Well, cuddling allows you and your partner to experience emotional security. It allows you to put down your guard and be more emotionally open without being expected to give anything in return. Cuddling, in that way, is a selfless exercise — when done with your partner’s complete consent, of course. Since cuddling allows partners to lower their guards, they’re more likely to engage in sex without getting in their heads, which can improve the experience.

Cuddling strengthens your immune system

Cuddling doesnt only improve your sex life; it improves your life in general. Theres convincing evidence to suggest that cuddling can improve your immune system, offering the same benefit as vitamins or regular exercise. Since cuddling helps you relax, it lowers the level of the stress hormone cortisol — the stress hormone can impair your immune system in the long run, leading to an increased risk of illnesses. Cuddling regulates your cortisol levels and strengthens your immune system, which, in turn, makes you feel better in the long run.

Cuddling doesn’t have to lead to sex

Just because cuddling can improve your sex life doesn’t mean it has to lead to sex. This point needs to be emphasized. Cuddling is a means for you to develop a strong emotional and physical bond with your partner. It’s an opportunity to enhance your intimacy, alleviate stress, and feel better about yourself and your relationship. But cuddling shouldn’t be seen as an opportunistic means of deriving or expecting more sex from your partner.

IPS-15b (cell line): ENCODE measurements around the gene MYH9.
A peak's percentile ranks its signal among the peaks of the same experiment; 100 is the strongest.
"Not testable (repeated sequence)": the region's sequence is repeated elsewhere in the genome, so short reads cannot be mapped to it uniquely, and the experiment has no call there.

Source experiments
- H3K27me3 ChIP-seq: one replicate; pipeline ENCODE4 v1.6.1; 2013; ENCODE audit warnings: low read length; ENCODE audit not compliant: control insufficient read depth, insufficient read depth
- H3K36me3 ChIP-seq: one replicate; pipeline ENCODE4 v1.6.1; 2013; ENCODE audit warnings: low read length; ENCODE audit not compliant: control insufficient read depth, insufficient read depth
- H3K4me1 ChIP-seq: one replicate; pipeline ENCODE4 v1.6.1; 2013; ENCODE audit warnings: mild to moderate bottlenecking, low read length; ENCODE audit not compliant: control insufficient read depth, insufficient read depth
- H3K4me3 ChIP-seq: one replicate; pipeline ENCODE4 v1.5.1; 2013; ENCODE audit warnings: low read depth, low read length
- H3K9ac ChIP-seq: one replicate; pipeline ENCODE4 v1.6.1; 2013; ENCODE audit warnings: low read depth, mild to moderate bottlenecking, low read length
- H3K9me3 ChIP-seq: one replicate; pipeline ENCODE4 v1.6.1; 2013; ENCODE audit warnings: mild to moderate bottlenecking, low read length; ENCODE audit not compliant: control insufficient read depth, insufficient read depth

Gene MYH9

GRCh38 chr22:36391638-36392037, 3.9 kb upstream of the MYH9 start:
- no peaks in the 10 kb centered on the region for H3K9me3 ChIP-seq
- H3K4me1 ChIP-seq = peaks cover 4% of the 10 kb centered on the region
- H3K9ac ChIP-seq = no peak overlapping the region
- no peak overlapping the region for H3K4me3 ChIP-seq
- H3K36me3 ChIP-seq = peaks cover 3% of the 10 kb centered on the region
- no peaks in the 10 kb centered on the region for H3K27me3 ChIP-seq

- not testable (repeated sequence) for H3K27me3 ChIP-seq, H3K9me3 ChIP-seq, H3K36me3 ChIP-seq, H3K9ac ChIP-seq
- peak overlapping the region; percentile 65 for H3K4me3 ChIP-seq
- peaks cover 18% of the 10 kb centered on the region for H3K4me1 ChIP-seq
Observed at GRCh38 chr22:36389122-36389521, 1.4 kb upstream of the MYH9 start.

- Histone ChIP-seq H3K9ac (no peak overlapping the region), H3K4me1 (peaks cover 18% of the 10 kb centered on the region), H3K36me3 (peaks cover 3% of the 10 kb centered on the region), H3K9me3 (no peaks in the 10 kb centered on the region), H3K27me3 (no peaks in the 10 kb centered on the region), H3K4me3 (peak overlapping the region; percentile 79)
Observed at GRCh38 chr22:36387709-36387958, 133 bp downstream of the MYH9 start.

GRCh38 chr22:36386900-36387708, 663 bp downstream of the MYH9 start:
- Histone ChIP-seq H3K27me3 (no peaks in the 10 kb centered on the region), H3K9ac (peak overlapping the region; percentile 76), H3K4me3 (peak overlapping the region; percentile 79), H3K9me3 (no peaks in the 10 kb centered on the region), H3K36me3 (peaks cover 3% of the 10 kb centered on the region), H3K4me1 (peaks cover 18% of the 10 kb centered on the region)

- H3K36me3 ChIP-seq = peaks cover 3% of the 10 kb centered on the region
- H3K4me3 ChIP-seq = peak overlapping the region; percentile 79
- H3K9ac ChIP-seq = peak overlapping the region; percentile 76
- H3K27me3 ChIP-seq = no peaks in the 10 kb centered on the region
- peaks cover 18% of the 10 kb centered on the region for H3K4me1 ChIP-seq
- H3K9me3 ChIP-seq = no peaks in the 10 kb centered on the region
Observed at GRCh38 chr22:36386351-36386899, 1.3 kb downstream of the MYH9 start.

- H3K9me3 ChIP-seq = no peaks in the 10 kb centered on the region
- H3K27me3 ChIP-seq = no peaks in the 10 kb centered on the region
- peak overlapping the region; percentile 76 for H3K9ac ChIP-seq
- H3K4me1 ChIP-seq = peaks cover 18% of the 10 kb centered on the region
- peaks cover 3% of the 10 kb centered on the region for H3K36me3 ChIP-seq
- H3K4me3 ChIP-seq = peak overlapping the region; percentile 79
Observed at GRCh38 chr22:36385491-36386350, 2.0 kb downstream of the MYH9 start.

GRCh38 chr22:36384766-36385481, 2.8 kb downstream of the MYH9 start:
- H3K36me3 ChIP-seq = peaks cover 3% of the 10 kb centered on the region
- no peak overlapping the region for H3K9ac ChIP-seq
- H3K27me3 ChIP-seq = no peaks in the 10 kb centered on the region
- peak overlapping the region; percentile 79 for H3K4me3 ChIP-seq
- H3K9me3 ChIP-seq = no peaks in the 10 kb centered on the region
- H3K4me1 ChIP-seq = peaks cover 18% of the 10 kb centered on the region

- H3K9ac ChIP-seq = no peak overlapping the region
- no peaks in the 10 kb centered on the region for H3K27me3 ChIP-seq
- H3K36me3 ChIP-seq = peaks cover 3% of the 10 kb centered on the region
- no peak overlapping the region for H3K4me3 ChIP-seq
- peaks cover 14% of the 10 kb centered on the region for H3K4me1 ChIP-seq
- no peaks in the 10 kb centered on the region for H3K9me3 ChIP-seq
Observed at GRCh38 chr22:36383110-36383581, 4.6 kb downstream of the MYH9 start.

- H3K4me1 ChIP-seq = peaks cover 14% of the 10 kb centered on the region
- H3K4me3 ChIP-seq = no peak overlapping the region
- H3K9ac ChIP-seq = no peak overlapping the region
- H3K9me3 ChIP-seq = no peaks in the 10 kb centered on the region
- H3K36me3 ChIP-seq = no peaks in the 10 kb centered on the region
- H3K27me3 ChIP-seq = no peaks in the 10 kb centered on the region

Cuddling, kissing, caressing, and all other forms of touch are important in and of themselves. You must learn to distinguish between sexual and nonsexual touch, and realize that all cuddling episodes don’t have to lead to sex. And similarly, all sexual experiences don’t have to end in orgasms. You should enjoy the process of cuddling your partner and allow it to enhance your intimacy. And if sex occurs as a result, that’s grand, but it shouldn’t be your driving goal or purpose.

About Author
Ellie Cooper
Ellie is a freelance writer and pleasure enthusiast. She is very comfortable talking about vaginas, scaling mountains and eating spicy food, but not parallel parking. She lives with a very tubby cat named Charles who likes to get involved with the writing process by sleeping on her keyboard.